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Sameer Patel, Jiayu Li, Apoorva Pandey, Shamsh Pervez, Rajan K Chakrabarty, Pratim Biswas
Many households use solid fuels for cooking and heating purposes. There is currently a knowledge gap in our understanding of the variations in indoor air quality throughout the household as most of the studies focus on the areas in the close proximity of the cookstove. A low-cost wireless particulate matter (PM) sensor network was developed and deployed in households in Raipur, India to establish the spatio-temporal variation of PM concentrations. The data from multiple sensors were acquired in real-time with a wireless system...
October 11, 2016: Environmental Research
Ashraful Alam, Nanda Tawale, Archana Patel, Michael J Dibley, Sunil Jadhao, Camille Raynes-Greenow
Exposure to household air pollution is estimated to be the 3rd largest contributor to the global burden of disease and the largest contributor in South Asia. Unacceptability of improved cook stoves by the intended user has been identified as a crucial factor hindering uptake and sustained use. We conducted a qualitative study to understand the socio-cultural factors that influence acceptance of improved cookstoves and conducted a systematic field trial in two rural villages in Maharashtra, India. The qualitative study used semi-structured in-depth interviews and focus group discussions...
2016: International Journal of Environmental Research and Public Health
Daniel L Wilson
No abstract text is available yet for this article.
September 20, 2016: Environmental Science & Technology
Michael J Phillips, Emily A Smith, Paul L Mosquin, Ryan Chartier, Sumal Nandasena, Katherine Bronstein, Myles F Elledge, Vanessa Thornburg, Jonathan Thornburg, Linda M Brown
A pilot study of indoor air pollution produced by biomass cookstoves was conducted in 53 homes in Sri Lanka to assess respiratory conditions associated with stove type ("Anagi" or "Traditional"), kitchen characteristics (e.g., presence of a chimney in the home, indoor cooking area), and concentrations of personal and indoor particulate matter less than 2.5 micrometers in diameter (PM2.5). Each primary cook reported respiratory conditions for herself (cough, phlegm, wheeze, or asthma) and for children (wheeze or asthma) living in her household...
2016: International Journal of Environmental Research and Public Health
Jessica Tryner, James W Tillotson, Marc E Baumgardner, Jeffrey T Mohr, Morgan W DeFoort, Anthony J Marchese
No abstract text is available yet for this article.
September 6, 2016: Environmental Science & Technology
Rachel Jen, Yanru Li, Robert L Owens, Atul Malhotra
Chronic obstructive pulmonary disease (COPD) prevalence is rising to epidemic proportions due to historical smoking trends, the aging of the population, and air pollution. Although blaming the victims has been common in COPD, the majority of COPD worldwide is now thought to be nonsmoking related, that is, caused by air pollution and cookstove exposure. It is increasingly appreciated that subjective and objective sleep disturbances are common in COPD, although strong epidemiological data are lacking. People with obstructive sleep apnea (OSA) plus COPD (the so-called overlap syndrome) have a high risk of cardiovascular death, although again mechanisms are unknown and untested...
2016: Canadian Respiratory Journal: Journal of the Canadian Thoracic Society
Daniel L Wilson, Jeremy Coyle, Angeli Kirk, Javier Rosa, Omnia Abbas, Mohammed Idris Adam, Ashok J Gadgil
Traditional smoky cooking fires are one of today's greatest environmental threats to human life. These fires, used by 40% of the global population, cause 3.9 million annual premature deaths. "Clean cookstoves" have potential to improve this situation; however, most cookstove programs do not employ objective measurement of adoption to inform design, marketing, subsidies, finance, or dissemination practices. Lack of data prevents insights and may contribute to consistently low adoption rates. In this study, we used sensors and surveys to measure objective versus self-reported adoption of freely-distributed cookstoves in an internally displaced persons camp in Darfur, Sudan...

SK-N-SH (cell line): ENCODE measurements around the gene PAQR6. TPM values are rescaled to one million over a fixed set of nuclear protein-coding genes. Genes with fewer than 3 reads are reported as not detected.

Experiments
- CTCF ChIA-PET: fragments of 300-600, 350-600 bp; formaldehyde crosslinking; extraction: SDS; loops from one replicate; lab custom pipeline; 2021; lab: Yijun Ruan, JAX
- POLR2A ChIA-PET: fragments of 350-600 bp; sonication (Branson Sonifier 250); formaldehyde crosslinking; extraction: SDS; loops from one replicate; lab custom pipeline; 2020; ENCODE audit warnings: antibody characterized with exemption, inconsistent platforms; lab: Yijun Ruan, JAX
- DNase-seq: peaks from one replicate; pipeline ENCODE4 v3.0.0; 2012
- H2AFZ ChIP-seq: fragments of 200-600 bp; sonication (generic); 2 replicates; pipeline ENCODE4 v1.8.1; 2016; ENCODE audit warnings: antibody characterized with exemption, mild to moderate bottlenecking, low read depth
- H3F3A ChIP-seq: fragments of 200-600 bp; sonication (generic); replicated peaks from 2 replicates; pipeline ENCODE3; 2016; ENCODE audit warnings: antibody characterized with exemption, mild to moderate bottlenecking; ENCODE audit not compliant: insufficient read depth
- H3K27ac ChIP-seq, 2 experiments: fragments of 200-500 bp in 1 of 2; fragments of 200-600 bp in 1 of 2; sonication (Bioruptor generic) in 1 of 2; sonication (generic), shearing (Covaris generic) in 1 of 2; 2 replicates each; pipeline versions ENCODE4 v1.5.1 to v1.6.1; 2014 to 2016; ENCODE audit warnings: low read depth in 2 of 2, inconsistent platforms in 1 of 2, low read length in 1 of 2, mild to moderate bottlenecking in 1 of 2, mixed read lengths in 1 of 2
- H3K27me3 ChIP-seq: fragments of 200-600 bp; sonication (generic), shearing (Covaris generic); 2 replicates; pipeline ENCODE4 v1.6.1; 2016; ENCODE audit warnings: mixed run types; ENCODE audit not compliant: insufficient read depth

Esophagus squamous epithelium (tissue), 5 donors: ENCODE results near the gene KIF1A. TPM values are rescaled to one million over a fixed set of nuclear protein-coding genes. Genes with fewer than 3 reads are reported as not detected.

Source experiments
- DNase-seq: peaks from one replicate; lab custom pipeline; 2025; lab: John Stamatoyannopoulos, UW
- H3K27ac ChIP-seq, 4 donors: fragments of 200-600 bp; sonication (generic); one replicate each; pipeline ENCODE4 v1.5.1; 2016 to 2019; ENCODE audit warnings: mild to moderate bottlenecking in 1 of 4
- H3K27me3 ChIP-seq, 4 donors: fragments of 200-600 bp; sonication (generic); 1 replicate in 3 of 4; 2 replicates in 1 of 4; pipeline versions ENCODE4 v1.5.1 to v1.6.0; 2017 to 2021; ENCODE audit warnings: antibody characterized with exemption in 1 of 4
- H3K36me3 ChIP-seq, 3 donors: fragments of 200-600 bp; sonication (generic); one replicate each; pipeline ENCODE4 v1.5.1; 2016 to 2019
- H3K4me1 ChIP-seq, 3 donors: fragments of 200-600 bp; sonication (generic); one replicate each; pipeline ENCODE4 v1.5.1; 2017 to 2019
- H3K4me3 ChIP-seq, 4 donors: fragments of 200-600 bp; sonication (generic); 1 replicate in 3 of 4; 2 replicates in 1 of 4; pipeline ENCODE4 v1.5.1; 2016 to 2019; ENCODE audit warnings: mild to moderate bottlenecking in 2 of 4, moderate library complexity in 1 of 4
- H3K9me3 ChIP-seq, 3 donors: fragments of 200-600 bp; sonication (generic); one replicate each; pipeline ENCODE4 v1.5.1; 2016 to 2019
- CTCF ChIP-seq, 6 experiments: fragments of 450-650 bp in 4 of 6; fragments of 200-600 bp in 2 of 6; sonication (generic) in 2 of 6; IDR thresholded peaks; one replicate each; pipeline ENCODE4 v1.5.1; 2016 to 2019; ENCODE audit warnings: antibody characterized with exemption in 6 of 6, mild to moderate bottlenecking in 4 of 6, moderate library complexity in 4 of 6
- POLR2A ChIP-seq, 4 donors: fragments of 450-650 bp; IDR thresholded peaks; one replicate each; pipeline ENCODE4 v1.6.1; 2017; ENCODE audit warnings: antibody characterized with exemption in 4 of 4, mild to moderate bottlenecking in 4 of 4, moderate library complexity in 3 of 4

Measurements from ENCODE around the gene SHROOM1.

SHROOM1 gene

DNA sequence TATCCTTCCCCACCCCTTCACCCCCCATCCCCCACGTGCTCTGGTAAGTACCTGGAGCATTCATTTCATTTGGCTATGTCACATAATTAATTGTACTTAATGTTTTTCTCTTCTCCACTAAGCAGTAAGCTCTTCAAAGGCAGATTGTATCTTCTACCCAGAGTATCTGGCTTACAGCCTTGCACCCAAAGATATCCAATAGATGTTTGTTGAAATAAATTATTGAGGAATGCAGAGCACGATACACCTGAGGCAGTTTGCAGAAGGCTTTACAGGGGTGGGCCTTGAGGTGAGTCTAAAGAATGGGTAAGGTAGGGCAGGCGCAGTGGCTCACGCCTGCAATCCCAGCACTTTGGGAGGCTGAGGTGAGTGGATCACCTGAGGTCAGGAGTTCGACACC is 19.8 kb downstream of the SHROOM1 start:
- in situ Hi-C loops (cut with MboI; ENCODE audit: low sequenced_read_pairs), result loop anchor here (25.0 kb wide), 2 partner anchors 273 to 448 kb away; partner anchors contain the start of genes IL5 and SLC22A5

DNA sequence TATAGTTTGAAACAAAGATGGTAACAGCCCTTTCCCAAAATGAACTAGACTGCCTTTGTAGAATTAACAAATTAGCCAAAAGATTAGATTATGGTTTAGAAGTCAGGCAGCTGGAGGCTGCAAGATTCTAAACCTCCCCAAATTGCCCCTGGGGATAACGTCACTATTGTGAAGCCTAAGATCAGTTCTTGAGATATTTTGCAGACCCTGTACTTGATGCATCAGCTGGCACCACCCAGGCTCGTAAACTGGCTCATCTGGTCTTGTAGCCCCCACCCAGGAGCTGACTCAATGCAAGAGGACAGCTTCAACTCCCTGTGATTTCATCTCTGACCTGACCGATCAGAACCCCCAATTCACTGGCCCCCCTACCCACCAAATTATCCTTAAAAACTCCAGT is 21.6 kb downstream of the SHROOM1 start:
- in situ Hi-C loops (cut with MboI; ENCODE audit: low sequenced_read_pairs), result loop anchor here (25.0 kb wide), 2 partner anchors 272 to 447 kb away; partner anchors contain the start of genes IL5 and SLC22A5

August 2, 2016: Environmental Science & Technology
Christina K Barstow, Corey L Nagel, Thomas F Clasen, Evan A Thomas
BACKGROUND: In an effort to reduce the disease burden in rural Rwanda, decrease poverty associated with expenditures for fuel, and minimize the environmental impact on forests and greenhouse gases from inefficient combustion of biomass, the Rwanda Ministry of Health (MOH) partnered with DelAgua Health (DelAgua), a private social enterprise, to distribute and promote the use of improved cookstoves and advanced water filters to the poorest quarter of households (Ubudehe 1 and 2) nationally, beginning in Western Province under a program branded Tubeho Neza ("Live Well")...
2016: BMC Public Health
Chen Chen, Scott Zeger, Patrick Breysse, Joanne Katz, William Checkley, Frank C Curriero, James M Tielsch
High concentrations of household air pollution (HAP) due to biomass fuel usage with unvented, insufficient combustion devices are thought to be an important health risk factor in South Asia population. To better characterize the indoor concentrations of particulate matter (PM2.5) and carbon monoxide (CO), and to understand their impact on health in rural southern Nepal, this study analyzed daily monitoring data collected with DataRAM pDR-1000 and LASCAR CO data logger in 2980 households using traditional biomass cookstove indoor through the Nepal Cookstove Intervention Trial-Phase I between March 2010 and October 2011...
2016: PloS One
Vi H Rapp, Julien J Caubel, Daniel L Wilson, Ashok J Gadgil
In order to address the health risks and climate impacts associated with pollution from cooking on biomass fires, researchers have focused on designing new cookstoves that improve cooking performance and reduce harmful emissions, specifically particulate matter (PM). One method for improving cooking performance and reducing emissions is using air injection to increase turbulence of unburned gases in the combustion zone. Although air injection reduces total PM mass emissions, the effect on PM size distribution and number concentration has not been thoroughly investigated...
August 2, 2016: Environmental Science & Technology
Pamela Jagger, Charles Jumbe
Malawi has set a target of adoption of two million improved cookstoves (ICS) by 2020. Meeting this objective requires knowledge about determinants of adoption, particularly in rural areas where the cost of traditional cooking technologies and fuels are non-monetary, and where people have limited capacity to purchase an ICS. We conducted a discrete choice experiment with 383 households in rural Malawi asking them if they would chose a locally made ICS or a package of sugar and salt of roughly equal value. Six months later, we assessed adoption and stove use patterns...